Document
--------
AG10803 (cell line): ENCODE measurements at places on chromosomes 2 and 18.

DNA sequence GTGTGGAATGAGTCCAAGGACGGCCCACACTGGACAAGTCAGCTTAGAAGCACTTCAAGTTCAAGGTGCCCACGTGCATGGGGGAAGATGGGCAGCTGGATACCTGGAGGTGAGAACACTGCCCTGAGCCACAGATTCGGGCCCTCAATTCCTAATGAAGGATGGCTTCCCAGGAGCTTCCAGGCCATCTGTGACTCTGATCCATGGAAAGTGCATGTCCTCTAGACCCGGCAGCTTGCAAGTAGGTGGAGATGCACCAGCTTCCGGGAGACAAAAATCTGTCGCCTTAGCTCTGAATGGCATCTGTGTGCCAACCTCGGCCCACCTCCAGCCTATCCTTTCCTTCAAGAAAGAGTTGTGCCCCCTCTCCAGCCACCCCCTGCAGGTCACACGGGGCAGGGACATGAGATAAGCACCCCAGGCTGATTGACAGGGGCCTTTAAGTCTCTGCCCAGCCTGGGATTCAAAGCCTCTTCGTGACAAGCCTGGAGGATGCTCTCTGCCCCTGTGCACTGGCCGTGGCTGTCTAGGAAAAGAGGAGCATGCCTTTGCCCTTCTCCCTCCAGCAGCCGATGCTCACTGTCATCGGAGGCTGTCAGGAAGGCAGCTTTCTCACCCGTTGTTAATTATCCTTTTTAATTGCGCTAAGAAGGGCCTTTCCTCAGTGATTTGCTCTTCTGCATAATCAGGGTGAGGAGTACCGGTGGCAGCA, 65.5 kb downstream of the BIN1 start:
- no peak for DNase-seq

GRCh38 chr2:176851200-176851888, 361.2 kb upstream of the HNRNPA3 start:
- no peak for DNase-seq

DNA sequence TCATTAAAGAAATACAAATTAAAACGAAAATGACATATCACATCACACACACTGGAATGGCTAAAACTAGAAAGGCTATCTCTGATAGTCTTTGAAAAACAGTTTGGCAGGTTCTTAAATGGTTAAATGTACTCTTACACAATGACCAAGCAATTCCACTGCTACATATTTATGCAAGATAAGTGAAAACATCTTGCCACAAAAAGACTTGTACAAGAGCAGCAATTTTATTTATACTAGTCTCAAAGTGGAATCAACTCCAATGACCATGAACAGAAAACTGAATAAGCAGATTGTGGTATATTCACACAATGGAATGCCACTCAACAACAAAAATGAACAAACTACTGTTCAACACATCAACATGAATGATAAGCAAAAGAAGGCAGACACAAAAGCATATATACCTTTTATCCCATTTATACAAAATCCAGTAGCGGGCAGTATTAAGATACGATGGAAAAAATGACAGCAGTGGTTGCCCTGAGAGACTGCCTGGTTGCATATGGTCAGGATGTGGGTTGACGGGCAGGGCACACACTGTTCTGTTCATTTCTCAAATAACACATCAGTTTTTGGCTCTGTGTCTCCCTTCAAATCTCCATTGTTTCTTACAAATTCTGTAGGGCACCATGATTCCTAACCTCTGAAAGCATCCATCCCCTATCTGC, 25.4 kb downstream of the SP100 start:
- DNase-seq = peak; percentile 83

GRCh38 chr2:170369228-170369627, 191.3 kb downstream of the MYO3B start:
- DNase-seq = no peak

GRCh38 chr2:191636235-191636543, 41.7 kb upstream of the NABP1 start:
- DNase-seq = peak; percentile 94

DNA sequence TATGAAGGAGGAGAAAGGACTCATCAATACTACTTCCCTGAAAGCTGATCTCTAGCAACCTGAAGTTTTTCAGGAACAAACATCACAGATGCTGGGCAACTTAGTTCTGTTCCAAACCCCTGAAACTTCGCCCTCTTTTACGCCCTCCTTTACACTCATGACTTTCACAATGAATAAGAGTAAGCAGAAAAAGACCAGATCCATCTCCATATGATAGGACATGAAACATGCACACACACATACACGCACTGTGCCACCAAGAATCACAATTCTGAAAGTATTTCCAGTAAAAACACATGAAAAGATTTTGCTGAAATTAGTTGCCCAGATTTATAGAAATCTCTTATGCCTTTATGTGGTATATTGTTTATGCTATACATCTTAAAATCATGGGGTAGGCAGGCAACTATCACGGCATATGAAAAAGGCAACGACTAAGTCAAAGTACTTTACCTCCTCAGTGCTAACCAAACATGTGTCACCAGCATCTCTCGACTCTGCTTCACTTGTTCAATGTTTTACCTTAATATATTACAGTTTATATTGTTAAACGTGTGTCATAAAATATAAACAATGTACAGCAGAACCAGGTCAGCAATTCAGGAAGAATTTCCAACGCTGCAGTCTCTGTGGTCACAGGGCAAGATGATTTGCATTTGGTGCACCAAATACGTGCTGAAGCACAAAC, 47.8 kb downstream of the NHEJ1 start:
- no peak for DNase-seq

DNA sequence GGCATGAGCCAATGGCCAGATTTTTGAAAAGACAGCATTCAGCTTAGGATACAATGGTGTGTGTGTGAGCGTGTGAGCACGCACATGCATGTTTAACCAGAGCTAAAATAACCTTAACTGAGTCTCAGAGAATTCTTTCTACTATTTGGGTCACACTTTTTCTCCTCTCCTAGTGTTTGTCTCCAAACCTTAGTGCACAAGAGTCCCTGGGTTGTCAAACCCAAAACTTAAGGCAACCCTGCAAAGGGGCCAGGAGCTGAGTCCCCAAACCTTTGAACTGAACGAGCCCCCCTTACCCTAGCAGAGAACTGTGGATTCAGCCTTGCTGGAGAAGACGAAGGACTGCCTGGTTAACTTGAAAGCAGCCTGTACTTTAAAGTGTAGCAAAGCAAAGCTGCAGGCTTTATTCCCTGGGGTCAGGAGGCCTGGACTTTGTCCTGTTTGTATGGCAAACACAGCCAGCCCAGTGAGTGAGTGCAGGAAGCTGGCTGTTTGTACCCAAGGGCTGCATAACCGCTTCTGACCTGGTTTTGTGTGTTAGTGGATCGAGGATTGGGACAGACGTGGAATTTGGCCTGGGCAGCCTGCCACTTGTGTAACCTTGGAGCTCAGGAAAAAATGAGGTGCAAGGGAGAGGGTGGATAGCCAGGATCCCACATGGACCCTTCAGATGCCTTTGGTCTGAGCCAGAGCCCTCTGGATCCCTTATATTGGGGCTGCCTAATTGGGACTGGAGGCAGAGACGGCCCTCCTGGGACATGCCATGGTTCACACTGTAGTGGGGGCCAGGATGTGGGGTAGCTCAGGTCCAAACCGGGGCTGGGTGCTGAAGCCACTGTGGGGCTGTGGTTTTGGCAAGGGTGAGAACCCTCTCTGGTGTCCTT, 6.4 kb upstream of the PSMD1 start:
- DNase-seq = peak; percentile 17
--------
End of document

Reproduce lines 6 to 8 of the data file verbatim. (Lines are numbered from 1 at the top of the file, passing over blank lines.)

DNA sequence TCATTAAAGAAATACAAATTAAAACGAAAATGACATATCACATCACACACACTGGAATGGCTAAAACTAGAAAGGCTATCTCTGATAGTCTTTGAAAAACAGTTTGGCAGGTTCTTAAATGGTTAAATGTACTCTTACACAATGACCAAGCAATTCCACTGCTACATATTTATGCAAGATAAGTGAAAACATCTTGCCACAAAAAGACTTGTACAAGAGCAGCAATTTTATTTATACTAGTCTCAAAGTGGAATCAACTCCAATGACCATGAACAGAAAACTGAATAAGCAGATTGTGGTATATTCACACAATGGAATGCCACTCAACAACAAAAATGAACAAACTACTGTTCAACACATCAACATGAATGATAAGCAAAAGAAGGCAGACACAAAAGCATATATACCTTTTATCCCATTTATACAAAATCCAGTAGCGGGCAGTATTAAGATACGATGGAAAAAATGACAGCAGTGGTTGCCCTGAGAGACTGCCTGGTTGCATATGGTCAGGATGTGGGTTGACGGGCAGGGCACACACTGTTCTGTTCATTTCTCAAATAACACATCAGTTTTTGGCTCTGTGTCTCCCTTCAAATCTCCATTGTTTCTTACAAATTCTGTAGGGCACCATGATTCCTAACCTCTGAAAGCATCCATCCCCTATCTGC, 25.4 kb downstream of the SP100 start:
- DNase-seq = peak; percentile 83

GRCh38 chr2:170369228-170369627, 191.3 kb downstream of the MYO3B start: